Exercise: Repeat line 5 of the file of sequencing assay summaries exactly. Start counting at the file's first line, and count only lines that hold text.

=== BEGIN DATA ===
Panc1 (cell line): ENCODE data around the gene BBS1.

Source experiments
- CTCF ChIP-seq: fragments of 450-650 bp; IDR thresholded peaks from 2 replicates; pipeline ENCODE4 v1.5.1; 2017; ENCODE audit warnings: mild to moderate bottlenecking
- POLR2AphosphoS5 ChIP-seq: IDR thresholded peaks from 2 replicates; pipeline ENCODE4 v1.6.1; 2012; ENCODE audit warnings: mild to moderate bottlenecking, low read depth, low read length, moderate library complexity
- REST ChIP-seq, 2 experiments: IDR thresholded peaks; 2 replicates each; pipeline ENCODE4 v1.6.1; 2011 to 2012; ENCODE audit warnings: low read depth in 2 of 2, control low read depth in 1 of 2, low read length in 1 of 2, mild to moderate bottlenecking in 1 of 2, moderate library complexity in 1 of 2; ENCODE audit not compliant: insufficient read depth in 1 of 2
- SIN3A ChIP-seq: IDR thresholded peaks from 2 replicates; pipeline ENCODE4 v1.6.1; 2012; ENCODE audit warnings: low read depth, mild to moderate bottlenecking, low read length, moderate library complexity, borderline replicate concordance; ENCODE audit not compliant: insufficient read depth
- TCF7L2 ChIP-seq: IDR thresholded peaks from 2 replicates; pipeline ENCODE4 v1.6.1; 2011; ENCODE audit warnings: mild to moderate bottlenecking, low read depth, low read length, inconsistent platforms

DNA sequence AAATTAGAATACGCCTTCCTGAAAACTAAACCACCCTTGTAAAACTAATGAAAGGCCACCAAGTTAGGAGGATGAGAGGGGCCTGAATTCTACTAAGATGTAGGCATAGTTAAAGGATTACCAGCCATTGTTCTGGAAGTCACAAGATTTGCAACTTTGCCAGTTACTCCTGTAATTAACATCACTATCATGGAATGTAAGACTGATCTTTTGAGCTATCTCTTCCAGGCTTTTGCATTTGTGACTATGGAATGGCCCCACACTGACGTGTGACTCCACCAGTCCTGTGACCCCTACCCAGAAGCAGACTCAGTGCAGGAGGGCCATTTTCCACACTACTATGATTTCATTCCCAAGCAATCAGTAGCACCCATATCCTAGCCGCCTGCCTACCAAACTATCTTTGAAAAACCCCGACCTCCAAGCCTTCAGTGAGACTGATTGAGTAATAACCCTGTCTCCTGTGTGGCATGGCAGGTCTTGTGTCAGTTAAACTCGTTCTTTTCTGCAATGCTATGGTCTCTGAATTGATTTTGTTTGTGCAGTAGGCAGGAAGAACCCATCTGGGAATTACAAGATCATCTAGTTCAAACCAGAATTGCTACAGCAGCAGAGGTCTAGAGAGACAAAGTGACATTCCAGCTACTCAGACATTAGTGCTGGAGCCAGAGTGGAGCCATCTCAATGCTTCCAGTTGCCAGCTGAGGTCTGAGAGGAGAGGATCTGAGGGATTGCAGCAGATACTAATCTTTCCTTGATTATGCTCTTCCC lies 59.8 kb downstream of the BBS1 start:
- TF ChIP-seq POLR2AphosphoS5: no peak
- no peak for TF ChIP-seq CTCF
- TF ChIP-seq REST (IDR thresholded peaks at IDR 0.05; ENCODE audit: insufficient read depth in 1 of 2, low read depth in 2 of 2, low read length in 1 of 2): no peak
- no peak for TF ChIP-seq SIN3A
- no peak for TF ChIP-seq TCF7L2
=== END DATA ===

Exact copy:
- REST ChIP-seq, 2 experiments: IDR thresholded peaks; 2 replicates each; pipeline ENCODE4 v1.6.1; 2011 to 2012; ENCODE audit warnings: low read depth in 2 of 2, control low read depth in 1 of 2, low read length in 1 of 2, mild to moderate bottlenecking in 1 of 2, moderate library complexity in 1 of 2; ENCODE audit not compliant: insufficient read depth in 1 of 2